Retail price competition dampens commodity rises, says British Retail Consortium

DIY/gardening and hardware prices fell -1.4% in March compared to March 2016 and were +0.2% against February 2017.

February 2017 prices were also -0.4% compared to February 2016.

Overall shop prices reported deflation of 0.8% in March from the 1.0% fall in February. This is the shallowest deflation rate since December 2013. Non-food deflation accelerated to 2.0% in March from the 1.8% fall in February.

Food inflation accelerated to 1.0% in March, up from the 0.8% fall in January. This is the sharpest inflationary rise since February 2014.

BRC chief executive Helen Dickinson said: "Global food commodity costs have risen by 17% on average over last year’s figures, building substantial pressure in the food supply chain.

"Although UK food shop prices are seeing their steepest rise this month for over two years, the increase is still only 1%, reflecting the continuing intense competition between retailers. The limited increase is even more impressive, given the magnitude of the devaluation in sterling.

"The picture in non-food prices is also positive for consumers. Customers have now had the benefit of four years of non-food price deflation which increased to a 2% fall in prices year on year in March.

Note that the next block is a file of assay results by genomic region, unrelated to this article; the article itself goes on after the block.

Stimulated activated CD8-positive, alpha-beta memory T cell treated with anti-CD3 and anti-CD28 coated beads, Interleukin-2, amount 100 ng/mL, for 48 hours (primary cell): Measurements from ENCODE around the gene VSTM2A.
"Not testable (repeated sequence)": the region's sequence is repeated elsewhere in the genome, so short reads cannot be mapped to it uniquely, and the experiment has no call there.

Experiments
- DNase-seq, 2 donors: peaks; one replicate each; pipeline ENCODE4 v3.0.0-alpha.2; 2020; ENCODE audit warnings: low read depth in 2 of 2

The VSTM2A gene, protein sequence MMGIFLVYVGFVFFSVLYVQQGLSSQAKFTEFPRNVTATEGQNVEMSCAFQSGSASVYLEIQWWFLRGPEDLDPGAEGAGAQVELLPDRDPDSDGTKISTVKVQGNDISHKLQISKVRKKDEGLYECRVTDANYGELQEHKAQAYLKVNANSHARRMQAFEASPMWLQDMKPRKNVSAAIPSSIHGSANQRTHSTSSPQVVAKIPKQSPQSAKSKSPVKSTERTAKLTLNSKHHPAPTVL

"Looking across both food and non-food, shop prices in total have been falling for 47 consecutive months. Other factors outside of retail shop prices continue to be the main drivers of CPI rising faster than expected, for the moment at least. The squeeze on household disposable incomes will tighten as the year progresses.

"Looking ahead, ensuring the continuation of value for consumers through tariff-free trade must be at the heart of plans for a smart Brexit.

Nielsen business and insight head Mike Watkins said: "Inflation is gaining momentum across the economy but in food retailing, the cost price increases being passed onto shoppers in March was lower than the Consumer Price Index and in the Non-Food channel there is still deflation.

"We anticipate this trend to continue over the next few months. If so, this would be good news for shoppers managing household budgets when prices are rising faster elsewhere and with Easter falling later this year, it may help overall retail sales growths."  


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